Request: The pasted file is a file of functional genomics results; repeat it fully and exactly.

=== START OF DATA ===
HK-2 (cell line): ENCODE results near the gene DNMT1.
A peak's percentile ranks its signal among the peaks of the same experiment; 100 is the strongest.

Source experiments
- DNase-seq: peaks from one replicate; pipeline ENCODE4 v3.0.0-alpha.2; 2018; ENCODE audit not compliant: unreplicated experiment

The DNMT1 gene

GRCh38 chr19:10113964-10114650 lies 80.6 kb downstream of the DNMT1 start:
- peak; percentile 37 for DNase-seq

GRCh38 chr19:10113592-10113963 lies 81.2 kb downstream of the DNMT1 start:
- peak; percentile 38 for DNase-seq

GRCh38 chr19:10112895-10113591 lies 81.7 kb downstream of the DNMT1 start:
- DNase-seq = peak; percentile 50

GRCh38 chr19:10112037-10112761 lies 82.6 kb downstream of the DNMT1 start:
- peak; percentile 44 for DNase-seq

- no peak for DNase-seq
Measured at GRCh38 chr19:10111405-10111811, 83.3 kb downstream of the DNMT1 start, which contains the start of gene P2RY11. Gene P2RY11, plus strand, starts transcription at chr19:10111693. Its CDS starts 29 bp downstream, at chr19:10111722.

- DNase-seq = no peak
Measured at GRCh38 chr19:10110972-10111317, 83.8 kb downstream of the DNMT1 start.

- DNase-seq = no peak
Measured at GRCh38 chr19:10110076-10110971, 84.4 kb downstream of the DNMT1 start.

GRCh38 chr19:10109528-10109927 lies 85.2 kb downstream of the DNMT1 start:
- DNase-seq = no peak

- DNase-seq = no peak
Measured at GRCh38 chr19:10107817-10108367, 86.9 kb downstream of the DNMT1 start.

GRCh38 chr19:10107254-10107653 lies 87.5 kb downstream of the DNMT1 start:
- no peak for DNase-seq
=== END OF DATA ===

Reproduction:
HK-2 (cell line): ENCODE results near the gene DNMT1.
A peak's percentile ranks its signal among the peaks of the same experiment; 100 is the strongest.

Source experiments
- DNase-seq: peaks from one replicate; pipeline ENCODE4 v3.0.0-alpha.2; 2018; ENCODE audit not compliant: unreplicated experiment

The DNMT1 gene

GRCh38 chr19:10113964-10114650 lies 80.6 kb downstream of the DNMT1 start:
- peak; percentile 37 for DNase-seq

GRCh38 chr19:10113592-10113963 lies 81.2 kb downstream of the DNMT1 start:
- peak; percentile 38 for DNase-seq

GRCh38 chr19:10112895-10113591 lies 81.7 kb downstream of the DNMT1 start:
- DNase-seq = peak; percentile 50

GRCh38 chr19:10112037-10112761 lies 82.6 kb downstream of the DNMT1 start:
- peak; percentile 44 for DNase-seq

- no peak for DNase-seq
Measured at GRCh38 chr19:10111405-10111811, 83.3 kb downstream of the DNMT1 start, which contains the start of gene P2RY11. Gene P2RY11, plus strand, starts transcription at chr19:10111693. Its CDS starts 29 bp downstream, at chr19:10111722.

- DNase-seq = no peak
Measured at GRCh38 chr19:10110972-10111317, 83.8 kb downstream of the DNMT1 start.

- DNase-seq = no peak
Measured at GRCh38 chr19:10110076-10110971, 84.4 kb downstream of the DNMT1 start.

GRCh38 chr19:10109528-10109927 lies 85.2 kb downstream of the DNMT1 start:
- DNase-seq = no peak

- DNase-seq = no peak
Measured at GRCh38 chr19:10107817-10108367, 86.9 kb downstream of the DNMT1 start.

GRCh38 chr19:10107254-10107653 lies 87.5 kb downstream of the DNMT1 start:
- no peak for DNase-seq